"21 Days of Peace," an outreach effort aimed at combating gun violence, assisted in 36 arrests and helped get 16 guns off the street, according to the Minnesota Public Safety Commissioner.
Georgia Fort reports:
State and city officials met with faith leaders Saturday to review the progress of “21 Days of Peace,” an outreach effort aimed at combating gun violence. Minneapolis Police Chief Arradondo says the collaboration between police and the faith community was a success.
“We as a police department were never going to create safety by ourselves. If there is any narrative out there that says the opposite, that is patently false,” said Arradondo.
According to Minnesota Commissioner of Public Safety John Harrington, 21 Days of Peace assisted in 36 arrests and helped get 16 guns off the street in an effort led by Pastor Jerry McAfee.
“This is not a game,” said McAfee. “Given the problems in our community, how in the world did the problem with police get to be the number one thing?”
More than 100 people attended Saturday’s meeting, including Sharon Smith-Akinsanya, CEO of the Rae Mackenzie Group. She says the success of the program is why she’s voting “no” on the upcoming charter amendment on public safety.
“The partnership between 21 Days of Peace and our law enforcement community - it’s working! Why would we want to stop that? So this ballot amendment that’s coming up needs to be struck down,” said Smith-Akinsanya.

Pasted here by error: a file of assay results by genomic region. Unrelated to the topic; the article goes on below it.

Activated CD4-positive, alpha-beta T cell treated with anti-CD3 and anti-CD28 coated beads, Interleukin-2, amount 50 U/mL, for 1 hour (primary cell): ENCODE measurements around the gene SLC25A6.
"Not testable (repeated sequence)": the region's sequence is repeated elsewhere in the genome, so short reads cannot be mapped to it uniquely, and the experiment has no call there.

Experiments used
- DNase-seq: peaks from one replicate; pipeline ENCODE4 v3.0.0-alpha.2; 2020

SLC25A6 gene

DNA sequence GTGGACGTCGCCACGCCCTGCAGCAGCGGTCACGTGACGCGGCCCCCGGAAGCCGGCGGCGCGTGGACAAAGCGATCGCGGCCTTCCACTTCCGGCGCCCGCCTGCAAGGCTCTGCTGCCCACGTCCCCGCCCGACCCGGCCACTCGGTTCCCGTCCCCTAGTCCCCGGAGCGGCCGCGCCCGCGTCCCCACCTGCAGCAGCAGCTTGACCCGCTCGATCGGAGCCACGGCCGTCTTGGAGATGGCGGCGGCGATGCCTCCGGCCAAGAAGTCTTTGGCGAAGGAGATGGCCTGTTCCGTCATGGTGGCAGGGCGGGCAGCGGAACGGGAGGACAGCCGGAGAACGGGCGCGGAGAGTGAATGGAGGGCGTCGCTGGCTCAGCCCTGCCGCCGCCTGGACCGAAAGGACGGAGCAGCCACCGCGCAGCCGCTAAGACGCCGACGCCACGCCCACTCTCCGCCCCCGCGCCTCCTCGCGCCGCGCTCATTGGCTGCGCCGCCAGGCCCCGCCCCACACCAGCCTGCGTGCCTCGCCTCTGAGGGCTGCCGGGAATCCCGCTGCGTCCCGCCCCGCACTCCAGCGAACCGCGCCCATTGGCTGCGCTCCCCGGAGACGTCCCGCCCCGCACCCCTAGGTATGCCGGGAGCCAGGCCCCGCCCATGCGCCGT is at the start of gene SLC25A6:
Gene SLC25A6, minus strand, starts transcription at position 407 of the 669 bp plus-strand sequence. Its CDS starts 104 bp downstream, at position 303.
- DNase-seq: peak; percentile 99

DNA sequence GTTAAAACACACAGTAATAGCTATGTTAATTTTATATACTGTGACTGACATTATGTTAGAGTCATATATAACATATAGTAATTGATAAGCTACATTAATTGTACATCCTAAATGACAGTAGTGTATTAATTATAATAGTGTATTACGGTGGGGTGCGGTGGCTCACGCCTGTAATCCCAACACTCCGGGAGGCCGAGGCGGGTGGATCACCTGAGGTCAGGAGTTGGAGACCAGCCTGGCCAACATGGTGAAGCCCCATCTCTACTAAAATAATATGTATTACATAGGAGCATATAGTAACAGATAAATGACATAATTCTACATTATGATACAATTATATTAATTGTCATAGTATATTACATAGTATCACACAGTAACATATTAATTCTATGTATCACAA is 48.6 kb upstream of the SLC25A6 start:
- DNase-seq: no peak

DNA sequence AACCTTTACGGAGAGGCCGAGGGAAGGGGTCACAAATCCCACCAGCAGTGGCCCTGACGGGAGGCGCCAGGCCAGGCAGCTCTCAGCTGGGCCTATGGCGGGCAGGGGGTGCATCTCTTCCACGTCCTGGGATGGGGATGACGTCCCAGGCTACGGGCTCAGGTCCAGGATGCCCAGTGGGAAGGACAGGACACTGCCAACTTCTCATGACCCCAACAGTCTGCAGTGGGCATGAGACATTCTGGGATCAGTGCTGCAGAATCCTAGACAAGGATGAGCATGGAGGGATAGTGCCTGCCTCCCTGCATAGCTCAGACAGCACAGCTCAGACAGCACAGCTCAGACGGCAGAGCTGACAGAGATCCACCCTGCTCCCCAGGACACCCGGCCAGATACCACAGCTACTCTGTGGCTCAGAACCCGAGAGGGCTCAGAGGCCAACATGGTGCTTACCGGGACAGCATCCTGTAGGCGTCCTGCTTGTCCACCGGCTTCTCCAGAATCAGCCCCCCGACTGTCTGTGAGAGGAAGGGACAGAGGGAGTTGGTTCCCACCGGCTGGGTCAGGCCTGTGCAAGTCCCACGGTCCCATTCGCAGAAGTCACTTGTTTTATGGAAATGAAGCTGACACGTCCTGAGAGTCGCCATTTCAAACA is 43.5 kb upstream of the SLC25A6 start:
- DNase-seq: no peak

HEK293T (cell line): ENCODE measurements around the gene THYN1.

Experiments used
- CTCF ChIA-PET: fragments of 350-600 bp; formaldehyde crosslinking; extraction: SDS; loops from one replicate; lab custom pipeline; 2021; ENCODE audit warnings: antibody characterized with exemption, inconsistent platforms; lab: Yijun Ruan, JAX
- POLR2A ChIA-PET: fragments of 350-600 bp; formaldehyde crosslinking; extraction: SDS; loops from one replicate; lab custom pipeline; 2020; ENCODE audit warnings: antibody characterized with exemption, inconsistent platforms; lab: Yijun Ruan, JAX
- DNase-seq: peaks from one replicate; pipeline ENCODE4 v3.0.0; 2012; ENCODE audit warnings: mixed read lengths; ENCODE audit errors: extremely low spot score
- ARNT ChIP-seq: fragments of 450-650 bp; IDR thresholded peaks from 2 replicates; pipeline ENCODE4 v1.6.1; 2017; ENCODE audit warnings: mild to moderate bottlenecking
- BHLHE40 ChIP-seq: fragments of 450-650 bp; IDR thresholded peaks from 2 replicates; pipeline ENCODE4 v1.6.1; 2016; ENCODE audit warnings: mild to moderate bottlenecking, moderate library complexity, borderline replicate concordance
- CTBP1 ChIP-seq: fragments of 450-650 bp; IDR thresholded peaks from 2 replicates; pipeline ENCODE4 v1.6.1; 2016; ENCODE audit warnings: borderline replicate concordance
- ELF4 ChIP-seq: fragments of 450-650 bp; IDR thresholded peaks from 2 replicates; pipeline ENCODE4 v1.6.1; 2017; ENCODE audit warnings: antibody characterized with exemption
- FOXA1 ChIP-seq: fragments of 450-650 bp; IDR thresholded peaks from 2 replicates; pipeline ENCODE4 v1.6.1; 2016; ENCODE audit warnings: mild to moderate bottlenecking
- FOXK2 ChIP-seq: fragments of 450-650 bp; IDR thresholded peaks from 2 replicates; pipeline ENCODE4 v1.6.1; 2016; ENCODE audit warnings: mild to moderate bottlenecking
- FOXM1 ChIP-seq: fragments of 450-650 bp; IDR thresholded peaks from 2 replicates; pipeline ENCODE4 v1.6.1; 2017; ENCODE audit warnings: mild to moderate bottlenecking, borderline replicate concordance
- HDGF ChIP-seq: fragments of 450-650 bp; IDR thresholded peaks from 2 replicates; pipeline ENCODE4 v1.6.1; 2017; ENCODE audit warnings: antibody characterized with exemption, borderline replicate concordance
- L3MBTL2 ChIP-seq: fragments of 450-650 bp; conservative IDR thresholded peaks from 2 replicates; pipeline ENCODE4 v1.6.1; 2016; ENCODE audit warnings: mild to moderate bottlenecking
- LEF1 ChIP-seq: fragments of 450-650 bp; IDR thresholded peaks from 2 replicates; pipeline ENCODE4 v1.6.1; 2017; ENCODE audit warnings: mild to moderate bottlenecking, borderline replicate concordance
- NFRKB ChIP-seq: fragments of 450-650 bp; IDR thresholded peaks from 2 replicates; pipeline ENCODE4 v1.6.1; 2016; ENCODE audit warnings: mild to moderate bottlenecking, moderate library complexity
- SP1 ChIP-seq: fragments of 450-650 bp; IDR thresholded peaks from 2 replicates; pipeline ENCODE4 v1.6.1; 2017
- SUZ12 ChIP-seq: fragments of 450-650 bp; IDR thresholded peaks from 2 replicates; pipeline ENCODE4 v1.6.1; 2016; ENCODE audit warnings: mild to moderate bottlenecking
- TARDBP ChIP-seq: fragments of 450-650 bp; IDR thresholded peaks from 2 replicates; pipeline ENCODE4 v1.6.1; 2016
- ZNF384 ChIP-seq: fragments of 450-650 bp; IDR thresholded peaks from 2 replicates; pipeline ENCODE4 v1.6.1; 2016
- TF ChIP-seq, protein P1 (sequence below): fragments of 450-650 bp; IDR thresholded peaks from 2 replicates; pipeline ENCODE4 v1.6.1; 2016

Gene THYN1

There have been 69 homicides in the city of Minneapolis this year and more than 470 people injured from shootings. This weekend alone 11 were injured following seven shootings.
Advocates for the creation of a new department of public safety say that meaningful change requires addressing the root causes of crime and violence, such as poverty and unstable housing.
What is Racial Reckoning: The Arc of Justice?
Right now: Covering the trial of Kim Potter accused of killing Daunte Wright, the community’s reaction, and exploring the changes needed to create a more just society.
Racial Reckoning: The Arc of Justice is a journalism initiative from Ampers, Diverse Radio for Minnesota’s Communities, KMOJ Radio, and the Minnesota Humanities Center covering the trials of the officers accused of killing George Floyd, the community’s reaction, and exploring the changes needed to create a more just society.